Sunday, January 12, 2020

Week 1_Rosanna Oung_ASA 150E

In chapter 4 of Body Counts: The Vietnam War and Militarized Refugees, Yen Espiritu explores the dichotomy of the “good refugees” and the “good warriors,” which is crucial to understanding Vietnamese narratives and diaspora in relation to Vietnamese perspectives of the Vietnam war. For example, Espiritu highlights that major news articles during the 2000s, “focused on the rags-to-riches accomplishments and on their ‘fantatical’ anticommunist stance” (Espiritu, 108). This “good refugee” narrative allows the United States to conceal the tragedies and hardships and transform it into this honorable experience, where the United States are publicized as saviors and heroes. The United States is viewed as a nation with the ability to save Vietnamese refugees, provide many opportunities for success, and encourage the pursuit of the American dream, in order to follow the good model minority stereotype.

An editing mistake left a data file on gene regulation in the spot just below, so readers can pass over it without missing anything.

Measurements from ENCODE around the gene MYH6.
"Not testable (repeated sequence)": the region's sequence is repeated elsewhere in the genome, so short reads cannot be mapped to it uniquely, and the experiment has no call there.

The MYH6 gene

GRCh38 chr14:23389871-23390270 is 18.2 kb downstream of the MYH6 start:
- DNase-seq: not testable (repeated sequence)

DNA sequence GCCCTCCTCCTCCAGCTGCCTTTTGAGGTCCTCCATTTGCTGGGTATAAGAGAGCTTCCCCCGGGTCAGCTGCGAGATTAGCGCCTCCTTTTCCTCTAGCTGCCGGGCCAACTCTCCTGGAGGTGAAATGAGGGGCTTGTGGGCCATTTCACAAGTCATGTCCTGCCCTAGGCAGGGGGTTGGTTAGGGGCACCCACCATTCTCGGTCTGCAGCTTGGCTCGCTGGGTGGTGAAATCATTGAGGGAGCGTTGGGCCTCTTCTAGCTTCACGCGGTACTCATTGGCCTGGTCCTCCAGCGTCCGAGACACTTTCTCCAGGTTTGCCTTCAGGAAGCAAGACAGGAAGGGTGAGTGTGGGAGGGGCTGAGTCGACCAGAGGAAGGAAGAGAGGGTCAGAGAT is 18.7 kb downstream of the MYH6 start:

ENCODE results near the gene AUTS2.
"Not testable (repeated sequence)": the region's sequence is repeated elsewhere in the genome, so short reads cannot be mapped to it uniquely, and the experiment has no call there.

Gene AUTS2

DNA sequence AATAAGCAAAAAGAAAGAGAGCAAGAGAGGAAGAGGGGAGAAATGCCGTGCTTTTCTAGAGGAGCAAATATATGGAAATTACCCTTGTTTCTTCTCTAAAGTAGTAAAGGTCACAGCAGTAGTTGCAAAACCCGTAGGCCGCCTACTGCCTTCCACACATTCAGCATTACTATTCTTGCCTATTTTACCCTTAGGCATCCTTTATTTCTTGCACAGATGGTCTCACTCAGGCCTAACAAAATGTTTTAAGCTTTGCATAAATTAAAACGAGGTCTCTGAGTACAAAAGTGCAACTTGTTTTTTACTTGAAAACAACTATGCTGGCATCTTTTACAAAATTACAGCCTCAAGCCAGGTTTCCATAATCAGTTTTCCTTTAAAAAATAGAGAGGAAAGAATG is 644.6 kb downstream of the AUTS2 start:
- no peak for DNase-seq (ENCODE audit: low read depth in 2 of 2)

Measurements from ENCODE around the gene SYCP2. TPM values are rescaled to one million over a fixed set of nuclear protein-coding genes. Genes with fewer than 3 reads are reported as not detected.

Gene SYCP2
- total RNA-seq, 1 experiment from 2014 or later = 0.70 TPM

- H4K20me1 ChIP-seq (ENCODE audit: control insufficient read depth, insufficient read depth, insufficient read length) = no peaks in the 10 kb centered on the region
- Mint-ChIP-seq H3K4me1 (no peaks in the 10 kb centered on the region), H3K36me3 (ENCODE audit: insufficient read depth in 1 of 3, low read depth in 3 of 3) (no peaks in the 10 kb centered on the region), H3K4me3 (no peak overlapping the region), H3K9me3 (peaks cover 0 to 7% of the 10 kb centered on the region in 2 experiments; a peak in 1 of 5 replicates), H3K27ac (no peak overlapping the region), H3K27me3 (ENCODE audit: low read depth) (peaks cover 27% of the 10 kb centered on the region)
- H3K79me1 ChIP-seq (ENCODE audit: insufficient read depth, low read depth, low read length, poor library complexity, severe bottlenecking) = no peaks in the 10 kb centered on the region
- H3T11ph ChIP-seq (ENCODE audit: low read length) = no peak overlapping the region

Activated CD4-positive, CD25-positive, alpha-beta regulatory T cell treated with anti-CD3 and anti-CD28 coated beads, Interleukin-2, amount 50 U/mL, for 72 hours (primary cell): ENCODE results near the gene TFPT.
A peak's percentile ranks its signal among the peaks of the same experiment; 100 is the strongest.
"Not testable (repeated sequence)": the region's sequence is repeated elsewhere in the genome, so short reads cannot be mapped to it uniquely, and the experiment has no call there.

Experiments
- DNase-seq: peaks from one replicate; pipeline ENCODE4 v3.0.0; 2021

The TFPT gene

However, assimilated Vietnamese refugees’ success narratives and economic prosperity belittles the severity of United States militaristic and economic motivations and involvement that pushed this war. Because of dominant narratives of “good refugees,” many of the negative hardships and encounters in the Vietnam war are diminished and forgotten. These stories that are suppressed and hidden from the public demonstrates the power structures of the United States. The nation's power structures in the past also reveal how U.S government is still using power in relation to the current political issues of war. Many narratives are forgotten, but it’s necessary to retell the stories of these Vietnamese refugees and learn about their true experience to avoid conflicts with cultural identity and community crisis in future generations and ensuring history does not repeat itself.

Questions: Are there any solutions to dismantle the Asian model minority stereotype? Are there possible ways to encourage and facilitate discussion about issues and experiences of Vietnamese refugees that are suppressed and forgotten?

Viet Thanh Nguyen with his brother and parents in 1976, San Jose, California. (Photo courtesy: Viet Thanh Nguyen)
Source for image:

Espiritu, Yen Le. Body Counts: The Vietnam War and Militarized Refugees, University of California Press, 2014. ProQuest Ebook Central. 

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